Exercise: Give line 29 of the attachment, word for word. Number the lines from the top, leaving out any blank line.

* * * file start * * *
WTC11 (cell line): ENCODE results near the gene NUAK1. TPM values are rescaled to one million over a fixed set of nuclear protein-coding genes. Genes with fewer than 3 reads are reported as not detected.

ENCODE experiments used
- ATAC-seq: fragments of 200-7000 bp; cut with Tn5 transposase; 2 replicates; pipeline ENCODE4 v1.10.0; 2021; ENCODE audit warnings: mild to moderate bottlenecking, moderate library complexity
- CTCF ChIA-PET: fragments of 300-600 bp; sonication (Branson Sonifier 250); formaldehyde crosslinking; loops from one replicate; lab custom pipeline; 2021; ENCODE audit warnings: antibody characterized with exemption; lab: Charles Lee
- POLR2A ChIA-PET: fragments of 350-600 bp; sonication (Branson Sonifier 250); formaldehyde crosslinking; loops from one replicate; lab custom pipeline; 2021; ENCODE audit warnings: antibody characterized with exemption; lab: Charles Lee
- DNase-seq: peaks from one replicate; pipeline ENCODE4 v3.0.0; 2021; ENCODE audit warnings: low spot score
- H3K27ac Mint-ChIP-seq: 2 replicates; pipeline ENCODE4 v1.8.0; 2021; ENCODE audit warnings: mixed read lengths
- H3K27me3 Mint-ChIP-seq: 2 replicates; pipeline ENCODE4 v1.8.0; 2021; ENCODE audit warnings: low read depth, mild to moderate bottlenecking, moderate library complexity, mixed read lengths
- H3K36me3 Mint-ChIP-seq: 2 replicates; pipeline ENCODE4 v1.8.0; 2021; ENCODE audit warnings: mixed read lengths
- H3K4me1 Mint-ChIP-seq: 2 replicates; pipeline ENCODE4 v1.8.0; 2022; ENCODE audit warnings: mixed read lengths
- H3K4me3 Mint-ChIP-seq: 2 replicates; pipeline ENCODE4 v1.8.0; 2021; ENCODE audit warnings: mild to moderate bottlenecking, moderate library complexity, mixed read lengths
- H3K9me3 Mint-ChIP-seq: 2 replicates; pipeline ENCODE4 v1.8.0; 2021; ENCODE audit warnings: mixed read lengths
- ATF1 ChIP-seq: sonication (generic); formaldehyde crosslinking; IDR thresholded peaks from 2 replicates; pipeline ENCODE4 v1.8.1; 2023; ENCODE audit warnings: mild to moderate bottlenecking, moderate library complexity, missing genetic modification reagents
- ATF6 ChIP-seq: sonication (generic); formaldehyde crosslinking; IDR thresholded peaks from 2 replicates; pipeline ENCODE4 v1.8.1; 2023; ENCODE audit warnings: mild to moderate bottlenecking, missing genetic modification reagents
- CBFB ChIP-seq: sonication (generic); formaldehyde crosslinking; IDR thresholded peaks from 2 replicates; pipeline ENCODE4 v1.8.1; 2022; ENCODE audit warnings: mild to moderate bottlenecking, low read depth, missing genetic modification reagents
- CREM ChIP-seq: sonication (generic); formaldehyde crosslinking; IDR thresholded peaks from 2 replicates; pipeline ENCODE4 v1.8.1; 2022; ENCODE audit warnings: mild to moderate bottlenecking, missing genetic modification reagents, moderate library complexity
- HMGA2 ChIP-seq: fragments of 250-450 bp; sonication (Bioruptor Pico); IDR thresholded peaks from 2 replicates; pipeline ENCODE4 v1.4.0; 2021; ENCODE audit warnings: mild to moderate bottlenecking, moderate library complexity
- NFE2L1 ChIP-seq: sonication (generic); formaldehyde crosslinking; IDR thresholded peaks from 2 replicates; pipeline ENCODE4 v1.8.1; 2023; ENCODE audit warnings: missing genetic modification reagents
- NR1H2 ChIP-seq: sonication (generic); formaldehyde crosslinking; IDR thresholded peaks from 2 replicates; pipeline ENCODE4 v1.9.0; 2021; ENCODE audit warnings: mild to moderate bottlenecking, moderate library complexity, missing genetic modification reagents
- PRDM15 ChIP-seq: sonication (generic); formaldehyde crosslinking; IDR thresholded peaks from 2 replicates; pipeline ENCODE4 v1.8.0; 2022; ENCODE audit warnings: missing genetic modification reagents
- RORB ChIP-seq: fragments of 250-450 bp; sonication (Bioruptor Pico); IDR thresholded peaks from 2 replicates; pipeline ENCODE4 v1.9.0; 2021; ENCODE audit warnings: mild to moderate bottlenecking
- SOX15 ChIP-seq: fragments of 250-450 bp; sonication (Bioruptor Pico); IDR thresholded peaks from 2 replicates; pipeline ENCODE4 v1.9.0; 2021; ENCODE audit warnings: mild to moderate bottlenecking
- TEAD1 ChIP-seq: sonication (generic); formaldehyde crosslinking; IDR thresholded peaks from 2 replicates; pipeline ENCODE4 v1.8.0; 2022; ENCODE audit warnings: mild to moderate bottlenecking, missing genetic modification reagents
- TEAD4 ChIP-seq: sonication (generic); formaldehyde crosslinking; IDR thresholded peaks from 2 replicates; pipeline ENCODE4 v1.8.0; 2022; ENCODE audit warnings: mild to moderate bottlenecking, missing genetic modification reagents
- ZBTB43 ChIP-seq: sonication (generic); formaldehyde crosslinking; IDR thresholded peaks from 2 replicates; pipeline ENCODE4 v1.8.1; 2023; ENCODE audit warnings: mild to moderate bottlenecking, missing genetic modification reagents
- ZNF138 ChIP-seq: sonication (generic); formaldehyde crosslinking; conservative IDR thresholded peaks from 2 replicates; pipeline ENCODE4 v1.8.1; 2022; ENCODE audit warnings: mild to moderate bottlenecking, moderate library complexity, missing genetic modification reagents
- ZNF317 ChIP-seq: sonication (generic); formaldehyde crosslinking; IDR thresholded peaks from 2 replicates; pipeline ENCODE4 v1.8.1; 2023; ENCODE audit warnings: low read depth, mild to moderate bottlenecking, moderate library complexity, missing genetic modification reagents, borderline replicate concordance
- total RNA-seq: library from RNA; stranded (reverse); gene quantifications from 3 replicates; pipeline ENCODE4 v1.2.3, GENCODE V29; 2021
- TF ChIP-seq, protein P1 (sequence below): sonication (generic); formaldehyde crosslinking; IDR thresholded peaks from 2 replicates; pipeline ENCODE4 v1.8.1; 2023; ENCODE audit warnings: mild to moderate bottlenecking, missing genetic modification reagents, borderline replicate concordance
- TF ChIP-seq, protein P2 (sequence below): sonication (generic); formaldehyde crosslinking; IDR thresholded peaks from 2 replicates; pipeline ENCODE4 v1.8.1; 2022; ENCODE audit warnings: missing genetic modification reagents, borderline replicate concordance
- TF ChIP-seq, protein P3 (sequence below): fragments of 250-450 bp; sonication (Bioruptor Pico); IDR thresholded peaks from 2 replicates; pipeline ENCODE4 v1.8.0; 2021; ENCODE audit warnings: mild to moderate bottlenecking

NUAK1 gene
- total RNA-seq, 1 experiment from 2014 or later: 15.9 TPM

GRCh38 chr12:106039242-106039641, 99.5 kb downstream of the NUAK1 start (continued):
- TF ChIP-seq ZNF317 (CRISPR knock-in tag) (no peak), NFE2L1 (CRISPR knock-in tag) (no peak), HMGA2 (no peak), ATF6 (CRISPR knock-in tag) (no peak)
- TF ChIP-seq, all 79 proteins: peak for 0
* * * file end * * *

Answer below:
- TF ChIP-seq, protein P1 (sequence below): sonication (generic); formaldehyde crosslinking; IDR thresholded peaks from 2 replicates; pipeline ENCODE4 v1.8.1; 2023; ENCODE audit warnings: mild to moderate bottlenecking, missing genetic modification reagents, borderline replicate concordance